The president and CEO of Mission Hospital and Mission Health System, Western North Carolina's key health center and the region's largest employer, resigned recently amid tensions between hospital administrators and some staff members and physicians.
Joe Damore notified the hospital's Board of Directors on Oct. 27 that he would resign effective Jan. 31, 2010. The most recent publicly available documents about his compensation were filed with the Internal Revenue Service for the fiscal year ending September 2007. They show that his annual salary was $724,345 and that he also received $92,297 in contributions to an employee-benefit plan and deferred compensation.
Damore was working under a new five-year contract at the time of his announcement, and a hospital spokeswoman said that as a personnel matter, under state law any details about the dissolution of his contract would not be made public.
The board said it will begin a search for an interim leader and then move on to begin the process of finding a permanent replacement.
Mission Hospital is licensed for more than 800 beds and has a medical staff of more than 650 doctors. In 2007, it reported $1.2 billion in revenue.
Hospital board Chairman George Renfro praised Damore's five years of leadership at the hospital.
"Under Joe's leadership Mission has achieved national recognition for its outstanding clinical care and innovation, while maintaining a sound financial foundation for our growing health system," Renfro said in a written statement. "Joe has built upon our strong culture of quality, provided sound financial stewardship and has further developed Mission as an integrated regional health system advancing the well-being of the people who call Western North Carolina home."
But not everyone was happy with Damore's leadership. This past summer, 150 doctors representing a dozen medical practices signed a letter to the hospital board raising concerns about the hospital administration's handling of several initiatives and stating that the medical staff had a lack of trust in administrators. The doctors said they feared that the deterioration of collaborative efforts between physicians and administrators could harm the hospital's high level of patient care.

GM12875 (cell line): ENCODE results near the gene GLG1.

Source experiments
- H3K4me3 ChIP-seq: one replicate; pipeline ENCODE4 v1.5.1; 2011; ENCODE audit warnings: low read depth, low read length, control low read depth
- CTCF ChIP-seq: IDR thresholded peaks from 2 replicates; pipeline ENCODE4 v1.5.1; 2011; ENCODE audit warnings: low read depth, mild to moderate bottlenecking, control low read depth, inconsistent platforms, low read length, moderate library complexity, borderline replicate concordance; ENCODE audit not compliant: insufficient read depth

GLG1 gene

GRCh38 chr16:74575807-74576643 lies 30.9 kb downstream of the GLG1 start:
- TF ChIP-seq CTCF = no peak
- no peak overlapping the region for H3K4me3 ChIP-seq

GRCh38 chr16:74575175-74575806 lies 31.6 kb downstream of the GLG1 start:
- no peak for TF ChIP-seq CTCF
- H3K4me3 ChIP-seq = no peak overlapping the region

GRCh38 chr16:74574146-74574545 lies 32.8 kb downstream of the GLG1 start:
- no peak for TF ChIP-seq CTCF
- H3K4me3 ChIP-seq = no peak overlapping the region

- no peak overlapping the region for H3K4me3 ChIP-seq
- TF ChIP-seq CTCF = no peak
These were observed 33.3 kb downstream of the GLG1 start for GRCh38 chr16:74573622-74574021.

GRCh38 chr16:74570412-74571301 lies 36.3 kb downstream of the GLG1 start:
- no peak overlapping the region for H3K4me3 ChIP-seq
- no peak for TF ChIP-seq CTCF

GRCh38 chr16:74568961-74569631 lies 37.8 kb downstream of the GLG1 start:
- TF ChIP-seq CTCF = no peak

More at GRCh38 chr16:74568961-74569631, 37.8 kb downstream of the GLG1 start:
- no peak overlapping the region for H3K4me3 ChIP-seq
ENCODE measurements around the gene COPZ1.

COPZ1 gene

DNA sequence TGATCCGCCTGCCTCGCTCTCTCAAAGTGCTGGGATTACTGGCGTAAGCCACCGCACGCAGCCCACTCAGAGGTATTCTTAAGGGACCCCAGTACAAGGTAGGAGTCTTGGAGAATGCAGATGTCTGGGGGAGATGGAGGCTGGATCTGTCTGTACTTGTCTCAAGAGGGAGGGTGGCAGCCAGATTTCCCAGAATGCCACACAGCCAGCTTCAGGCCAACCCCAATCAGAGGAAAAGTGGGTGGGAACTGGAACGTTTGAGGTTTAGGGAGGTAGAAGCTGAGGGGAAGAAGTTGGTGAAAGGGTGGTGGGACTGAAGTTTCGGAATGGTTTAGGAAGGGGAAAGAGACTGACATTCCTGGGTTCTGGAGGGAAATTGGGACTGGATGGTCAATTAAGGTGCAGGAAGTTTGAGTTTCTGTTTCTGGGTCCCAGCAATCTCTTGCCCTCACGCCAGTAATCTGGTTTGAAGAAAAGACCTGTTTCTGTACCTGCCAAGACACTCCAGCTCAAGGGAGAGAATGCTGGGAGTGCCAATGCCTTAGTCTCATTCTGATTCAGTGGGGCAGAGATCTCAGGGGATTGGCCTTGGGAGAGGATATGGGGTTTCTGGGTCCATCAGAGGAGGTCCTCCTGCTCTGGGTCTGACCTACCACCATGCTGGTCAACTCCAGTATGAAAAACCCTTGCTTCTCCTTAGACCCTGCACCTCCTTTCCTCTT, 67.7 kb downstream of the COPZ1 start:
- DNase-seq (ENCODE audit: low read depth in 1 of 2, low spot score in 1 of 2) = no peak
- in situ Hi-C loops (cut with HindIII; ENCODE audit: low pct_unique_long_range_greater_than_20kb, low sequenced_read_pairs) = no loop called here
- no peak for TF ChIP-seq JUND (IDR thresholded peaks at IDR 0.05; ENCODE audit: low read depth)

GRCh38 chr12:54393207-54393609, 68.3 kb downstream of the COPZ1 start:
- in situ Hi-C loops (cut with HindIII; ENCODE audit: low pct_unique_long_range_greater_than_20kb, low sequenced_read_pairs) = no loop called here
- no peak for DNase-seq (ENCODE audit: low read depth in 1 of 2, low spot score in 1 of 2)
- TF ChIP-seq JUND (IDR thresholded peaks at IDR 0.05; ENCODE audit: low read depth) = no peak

In response, the hospital board sent a letter to the physicians. The board wrote that "rumblings of physician concerns have been unmistakable. We apologize for perhaps being too slow to respond." It also announced the creation of a blue-ribbon committee to investigate. The committee's report came back in September.
In his statement, Renfro said that the board accepted the report from the special committee, which was formed in late July and which conducted interviews with more than 100 physicians and 19 members of the hospital's management team. The board will begin evaluating those recommendations, Renfro said.
"Mission is a healthcare system with nationally ranked clinical quality, a reputation as one of the best health systems in the nation for combining high quality and low cost, a stable financial outlook that has earned us continued AA ratings from all three major bond rating agencies, and long-standing community partnerships," Renfro said in the statement. "We will draw on these strengths as we continue to meet Western North Carolina's growing healthcare needs."